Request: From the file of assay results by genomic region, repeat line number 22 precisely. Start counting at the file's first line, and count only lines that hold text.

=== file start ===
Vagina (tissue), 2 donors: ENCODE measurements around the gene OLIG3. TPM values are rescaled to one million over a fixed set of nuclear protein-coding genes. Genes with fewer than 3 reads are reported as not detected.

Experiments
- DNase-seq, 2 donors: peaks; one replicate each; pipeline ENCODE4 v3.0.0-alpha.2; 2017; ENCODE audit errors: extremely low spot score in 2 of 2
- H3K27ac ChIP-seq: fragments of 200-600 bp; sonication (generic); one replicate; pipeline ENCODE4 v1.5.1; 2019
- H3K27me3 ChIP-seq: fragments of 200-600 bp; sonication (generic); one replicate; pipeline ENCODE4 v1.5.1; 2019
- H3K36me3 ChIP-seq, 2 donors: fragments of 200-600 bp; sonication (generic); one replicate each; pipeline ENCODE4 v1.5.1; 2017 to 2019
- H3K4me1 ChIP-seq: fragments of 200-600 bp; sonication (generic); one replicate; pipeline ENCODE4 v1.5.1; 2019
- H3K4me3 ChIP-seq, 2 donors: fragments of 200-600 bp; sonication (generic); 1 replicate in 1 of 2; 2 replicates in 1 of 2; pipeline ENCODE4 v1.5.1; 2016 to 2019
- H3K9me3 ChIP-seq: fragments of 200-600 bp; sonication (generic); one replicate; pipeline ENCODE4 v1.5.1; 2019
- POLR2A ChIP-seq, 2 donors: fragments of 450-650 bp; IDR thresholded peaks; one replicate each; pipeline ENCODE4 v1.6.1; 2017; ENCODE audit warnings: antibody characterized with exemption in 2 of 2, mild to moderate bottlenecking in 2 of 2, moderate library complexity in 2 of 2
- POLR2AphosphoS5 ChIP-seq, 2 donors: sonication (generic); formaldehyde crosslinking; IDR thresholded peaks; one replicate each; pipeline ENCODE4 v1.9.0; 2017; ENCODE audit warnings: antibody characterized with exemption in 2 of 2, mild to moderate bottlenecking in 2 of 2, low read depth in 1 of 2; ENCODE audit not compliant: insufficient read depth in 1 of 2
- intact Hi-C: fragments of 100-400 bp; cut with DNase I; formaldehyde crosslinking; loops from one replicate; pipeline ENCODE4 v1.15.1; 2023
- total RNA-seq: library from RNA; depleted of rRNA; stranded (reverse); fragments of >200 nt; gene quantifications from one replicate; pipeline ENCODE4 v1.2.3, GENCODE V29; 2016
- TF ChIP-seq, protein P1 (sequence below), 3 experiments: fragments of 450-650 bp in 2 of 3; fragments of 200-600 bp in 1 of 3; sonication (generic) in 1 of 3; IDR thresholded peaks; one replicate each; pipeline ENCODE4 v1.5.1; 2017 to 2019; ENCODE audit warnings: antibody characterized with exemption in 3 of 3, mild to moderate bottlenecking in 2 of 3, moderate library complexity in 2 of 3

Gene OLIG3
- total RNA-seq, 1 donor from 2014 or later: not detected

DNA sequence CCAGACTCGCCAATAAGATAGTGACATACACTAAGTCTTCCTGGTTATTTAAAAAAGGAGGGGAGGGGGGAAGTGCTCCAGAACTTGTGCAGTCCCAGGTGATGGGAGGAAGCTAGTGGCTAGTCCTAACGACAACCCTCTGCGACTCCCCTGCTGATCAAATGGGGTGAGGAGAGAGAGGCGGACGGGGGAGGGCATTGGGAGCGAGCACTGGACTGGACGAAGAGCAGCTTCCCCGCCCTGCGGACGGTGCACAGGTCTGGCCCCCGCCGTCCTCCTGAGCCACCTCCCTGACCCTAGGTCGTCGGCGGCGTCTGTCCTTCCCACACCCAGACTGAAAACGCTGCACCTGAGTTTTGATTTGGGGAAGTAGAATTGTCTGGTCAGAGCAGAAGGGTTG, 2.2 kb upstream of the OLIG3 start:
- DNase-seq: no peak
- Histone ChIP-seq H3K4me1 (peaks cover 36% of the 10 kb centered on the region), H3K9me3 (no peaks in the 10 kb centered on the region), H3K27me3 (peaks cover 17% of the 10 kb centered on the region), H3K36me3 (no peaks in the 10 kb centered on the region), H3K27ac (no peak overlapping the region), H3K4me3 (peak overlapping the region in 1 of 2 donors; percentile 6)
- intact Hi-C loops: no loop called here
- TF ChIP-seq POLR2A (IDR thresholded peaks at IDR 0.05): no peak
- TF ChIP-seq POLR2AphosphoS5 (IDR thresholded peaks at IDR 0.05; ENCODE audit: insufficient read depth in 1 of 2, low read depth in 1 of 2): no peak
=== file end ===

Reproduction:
- TF ChIP-seq POLR2AphosphoS5 (IDR thresholded peaks at IDR 0.05; ENCODE audit: insufficient read depth in 1 of 2, low read depth in 1 of 2): no peak